Mental Health, Autism & Learning Disabilities in the Criminal Courts

Information for magistrates, district judges and court staff

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a. Specific learning difficulties

Specific learning difficulties covers a range of impairments including dyslexia, which is the most common, dyspraxia, dyscalculia, attention deficit disorder (ADD) and attention deficit hyperactivity disorder (ADHD).

Specific learning difficulties that are not identified or dealt with at an early age can cause significant life problems, particularly when the family is already socially disadvantaged.

Dyslexia is a specific learning difficulty which has its main impact on reading and spelling, but can also affect activities where memory for word sounds and sequences is important. Dyslexia may occur on its own or alongside other kinds of learning difficulties and is unrelated to intelligence.

People with dyslexia may have difficulties:

  • reading certain words, which can make understanding difficult
  • spelling and writing, including problems filling in forms
  • sequencing, for example, getting dates, times and events in the correct order
  • with personal organisation and time management.

With support, people with dyslexia can learn to manage their condition, but they may continue to have difficulties especially when under time pressure or stress.

People can be mildly, moderately or severely affected by dyslexia. Around 10% of the general population has dyslexia, with around 4% experiencing severe difficulties. Dyslexia is three to four times more common amongst prisoners than in the general population (Rack, 2005).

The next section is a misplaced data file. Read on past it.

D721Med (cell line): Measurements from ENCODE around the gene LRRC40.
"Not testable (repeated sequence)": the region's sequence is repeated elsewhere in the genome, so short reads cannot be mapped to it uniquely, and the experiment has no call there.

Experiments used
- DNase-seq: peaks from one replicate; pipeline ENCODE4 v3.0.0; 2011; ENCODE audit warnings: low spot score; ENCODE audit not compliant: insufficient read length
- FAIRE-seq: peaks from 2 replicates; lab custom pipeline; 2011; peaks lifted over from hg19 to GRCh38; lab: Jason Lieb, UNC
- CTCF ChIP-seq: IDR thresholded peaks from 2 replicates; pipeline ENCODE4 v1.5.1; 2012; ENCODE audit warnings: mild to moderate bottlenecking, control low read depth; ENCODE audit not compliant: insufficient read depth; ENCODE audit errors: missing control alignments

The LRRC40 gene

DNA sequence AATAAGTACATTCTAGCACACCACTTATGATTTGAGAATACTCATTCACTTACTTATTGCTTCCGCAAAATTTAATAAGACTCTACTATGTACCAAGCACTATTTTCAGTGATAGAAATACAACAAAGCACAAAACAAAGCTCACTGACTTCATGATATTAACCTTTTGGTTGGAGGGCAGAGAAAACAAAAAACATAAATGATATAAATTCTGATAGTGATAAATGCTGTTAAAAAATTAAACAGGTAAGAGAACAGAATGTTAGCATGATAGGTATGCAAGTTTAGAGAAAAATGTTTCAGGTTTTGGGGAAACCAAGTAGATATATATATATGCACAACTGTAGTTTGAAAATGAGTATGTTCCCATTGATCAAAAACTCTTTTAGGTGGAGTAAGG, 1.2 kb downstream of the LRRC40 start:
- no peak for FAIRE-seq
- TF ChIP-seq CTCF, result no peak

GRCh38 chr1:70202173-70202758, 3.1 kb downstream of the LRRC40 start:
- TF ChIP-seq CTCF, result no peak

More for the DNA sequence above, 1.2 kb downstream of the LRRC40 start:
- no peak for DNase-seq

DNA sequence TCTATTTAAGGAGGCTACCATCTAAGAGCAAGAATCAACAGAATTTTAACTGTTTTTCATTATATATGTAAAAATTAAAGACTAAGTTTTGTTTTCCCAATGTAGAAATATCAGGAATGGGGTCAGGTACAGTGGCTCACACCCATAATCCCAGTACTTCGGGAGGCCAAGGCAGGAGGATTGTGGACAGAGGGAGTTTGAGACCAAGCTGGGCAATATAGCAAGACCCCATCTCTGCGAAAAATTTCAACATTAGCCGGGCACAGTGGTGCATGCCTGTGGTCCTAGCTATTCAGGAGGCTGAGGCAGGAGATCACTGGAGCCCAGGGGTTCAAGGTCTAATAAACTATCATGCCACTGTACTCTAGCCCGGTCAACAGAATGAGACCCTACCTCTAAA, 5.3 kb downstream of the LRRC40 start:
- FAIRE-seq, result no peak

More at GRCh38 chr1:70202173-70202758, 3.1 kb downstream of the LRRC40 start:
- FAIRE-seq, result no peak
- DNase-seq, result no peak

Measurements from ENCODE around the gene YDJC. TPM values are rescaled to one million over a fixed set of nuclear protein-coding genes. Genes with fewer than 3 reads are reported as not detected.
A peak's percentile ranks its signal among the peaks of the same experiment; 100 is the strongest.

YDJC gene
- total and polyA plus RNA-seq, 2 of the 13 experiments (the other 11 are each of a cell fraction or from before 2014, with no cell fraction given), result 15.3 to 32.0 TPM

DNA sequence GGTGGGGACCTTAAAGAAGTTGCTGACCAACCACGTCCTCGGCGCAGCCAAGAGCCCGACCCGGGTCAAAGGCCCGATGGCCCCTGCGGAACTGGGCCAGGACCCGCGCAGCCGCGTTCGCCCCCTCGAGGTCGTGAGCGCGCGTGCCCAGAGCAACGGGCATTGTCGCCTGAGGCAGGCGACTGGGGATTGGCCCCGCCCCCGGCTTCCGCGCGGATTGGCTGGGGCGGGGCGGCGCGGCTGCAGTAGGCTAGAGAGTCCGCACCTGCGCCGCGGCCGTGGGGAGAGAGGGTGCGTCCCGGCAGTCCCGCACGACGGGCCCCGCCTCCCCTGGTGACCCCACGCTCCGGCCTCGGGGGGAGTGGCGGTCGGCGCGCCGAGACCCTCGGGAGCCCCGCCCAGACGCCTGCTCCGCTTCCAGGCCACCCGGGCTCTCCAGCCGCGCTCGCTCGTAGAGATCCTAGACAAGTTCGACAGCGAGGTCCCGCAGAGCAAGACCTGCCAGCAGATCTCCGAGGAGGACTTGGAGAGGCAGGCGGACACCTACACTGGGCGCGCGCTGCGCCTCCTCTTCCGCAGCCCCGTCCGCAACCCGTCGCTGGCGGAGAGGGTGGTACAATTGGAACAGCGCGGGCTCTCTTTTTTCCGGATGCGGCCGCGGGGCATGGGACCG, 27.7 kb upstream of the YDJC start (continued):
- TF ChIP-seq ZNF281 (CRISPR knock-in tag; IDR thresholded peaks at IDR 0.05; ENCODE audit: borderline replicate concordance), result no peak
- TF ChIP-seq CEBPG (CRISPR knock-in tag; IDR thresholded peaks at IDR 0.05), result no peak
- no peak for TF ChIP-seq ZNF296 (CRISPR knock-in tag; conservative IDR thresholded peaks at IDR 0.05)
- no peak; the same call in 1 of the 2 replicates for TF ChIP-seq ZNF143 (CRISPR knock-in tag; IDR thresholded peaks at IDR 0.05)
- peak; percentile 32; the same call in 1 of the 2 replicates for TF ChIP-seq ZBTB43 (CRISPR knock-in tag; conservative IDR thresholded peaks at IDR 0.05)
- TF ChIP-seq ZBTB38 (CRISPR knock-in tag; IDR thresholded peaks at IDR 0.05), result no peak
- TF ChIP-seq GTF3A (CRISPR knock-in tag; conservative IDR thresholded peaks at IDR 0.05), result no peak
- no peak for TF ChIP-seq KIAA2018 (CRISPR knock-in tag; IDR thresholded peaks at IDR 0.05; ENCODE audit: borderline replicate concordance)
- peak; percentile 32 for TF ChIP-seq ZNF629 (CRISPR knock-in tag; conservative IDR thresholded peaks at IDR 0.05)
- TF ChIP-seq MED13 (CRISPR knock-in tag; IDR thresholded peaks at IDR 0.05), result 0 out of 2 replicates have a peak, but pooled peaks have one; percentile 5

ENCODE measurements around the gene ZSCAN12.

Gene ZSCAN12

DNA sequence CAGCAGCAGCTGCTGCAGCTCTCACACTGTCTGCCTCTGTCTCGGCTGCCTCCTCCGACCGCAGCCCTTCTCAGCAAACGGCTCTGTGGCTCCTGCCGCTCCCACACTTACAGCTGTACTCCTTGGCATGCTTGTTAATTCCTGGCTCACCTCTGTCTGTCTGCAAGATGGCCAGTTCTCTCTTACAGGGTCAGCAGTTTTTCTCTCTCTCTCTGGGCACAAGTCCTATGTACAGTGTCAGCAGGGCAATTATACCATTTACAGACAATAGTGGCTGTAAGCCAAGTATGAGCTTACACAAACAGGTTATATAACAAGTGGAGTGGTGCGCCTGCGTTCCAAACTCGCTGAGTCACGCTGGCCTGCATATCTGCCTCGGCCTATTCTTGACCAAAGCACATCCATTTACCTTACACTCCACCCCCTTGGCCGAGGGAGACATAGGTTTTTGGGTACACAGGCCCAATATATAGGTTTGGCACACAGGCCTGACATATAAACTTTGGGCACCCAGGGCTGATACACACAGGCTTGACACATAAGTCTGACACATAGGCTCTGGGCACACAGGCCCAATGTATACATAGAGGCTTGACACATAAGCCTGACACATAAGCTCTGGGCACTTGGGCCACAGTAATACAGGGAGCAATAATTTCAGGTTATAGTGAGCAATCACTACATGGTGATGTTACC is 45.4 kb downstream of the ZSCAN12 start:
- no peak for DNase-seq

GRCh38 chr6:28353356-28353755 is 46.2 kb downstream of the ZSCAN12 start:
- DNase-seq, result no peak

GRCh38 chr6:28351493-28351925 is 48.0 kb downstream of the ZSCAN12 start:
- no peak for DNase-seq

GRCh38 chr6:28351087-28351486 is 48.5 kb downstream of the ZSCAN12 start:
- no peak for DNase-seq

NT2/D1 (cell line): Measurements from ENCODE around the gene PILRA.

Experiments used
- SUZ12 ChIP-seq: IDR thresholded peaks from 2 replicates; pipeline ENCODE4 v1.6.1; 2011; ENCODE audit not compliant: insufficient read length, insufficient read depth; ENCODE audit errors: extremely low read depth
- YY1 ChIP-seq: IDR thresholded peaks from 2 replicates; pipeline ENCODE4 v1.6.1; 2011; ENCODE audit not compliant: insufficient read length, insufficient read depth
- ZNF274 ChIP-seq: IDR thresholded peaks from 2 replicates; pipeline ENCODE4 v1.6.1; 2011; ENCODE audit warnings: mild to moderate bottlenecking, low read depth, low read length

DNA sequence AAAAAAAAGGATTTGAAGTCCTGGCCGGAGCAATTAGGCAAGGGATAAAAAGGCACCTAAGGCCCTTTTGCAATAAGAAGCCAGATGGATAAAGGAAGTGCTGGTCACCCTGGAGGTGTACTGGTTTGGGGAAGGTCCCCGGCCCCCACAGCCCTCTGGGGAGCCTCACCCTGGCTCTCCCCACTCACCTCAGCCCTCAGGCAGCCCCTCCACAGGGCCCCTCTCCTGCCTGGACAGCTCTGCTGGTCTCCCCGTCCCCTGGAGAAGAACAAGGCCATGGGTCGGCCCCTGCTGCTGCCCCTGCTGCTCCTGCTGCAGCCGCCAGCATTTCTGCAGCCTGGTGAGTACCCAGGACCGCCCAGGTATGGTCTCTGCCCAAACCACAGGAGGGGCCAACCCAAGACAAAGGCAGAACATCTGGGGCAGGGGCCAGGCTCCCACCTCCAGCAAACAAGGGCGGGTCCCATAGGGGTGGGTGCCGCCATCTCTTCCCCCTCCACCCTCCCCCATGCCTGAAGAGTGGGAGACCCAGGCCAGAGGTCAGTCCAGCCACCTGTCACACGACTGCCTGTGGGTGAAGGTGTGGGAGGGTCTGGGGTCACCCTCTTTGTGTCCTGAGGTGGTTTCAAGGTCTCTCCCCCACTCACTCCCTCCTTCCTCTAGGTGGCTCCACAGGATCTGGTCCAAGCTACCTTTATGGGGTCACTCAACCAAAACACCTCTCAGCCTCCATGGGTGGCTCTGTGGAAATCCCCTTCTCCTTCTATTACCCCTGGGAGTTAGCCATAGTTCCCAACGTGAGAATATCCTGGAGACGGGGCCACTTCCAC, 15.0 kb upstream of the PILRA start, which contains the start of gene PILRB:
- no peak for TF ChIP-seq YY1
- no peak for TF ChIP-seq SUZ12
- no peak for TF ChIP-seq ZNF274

Dyslexia was recognised under the Disability Discrimination Act in 1995 and is specifically mentioned in the Equality Act 2010. This means that the educational and workplace settings have a duty to make reasonable adjustments to ensure that people affected by dyslexia are not disadvantaged compared to their peers. (Dyslexia Action, 2015)

Attention deficit disorder (ADD) and attention deficit hyperactivity disorder (ADHD) refers to a range of behaviours associated with poor attention span. These may include impulsiveness and hyperactivity. This can prevent children from learning and socialising, which can continue into adulthood.

Characteristics associated with ADD include:

  • being unable to pay close attention to detail
  • being unable to finish tasks
  • being unable to sustain attention in activities
  • appearing not to listen to what is said
  • not following through instructions
  • being disorganised about tasks and activities
  • being easily distracted
  • being forgetful.

Characteristics associated with impulsivity and hyperactivity include:

  • fidgeting with hands or feet
  • blurting out answers before questions have been completed
  • inability to wait in-line, queue jumping
  • not taking turns in group situations
  • interrupting when people are speaking and butting into conversations
  • talking excessively, without an appropriate response to social restraint.

About 1.7% of the UK population have ADD or ADHD. A review of international research literature showed that 15% of 10-19 year olds in custody had a diagnosis of ADHD (Fazel et al, 2008), although some youth justice staff believe figures to be higher (Talbot, 2010).

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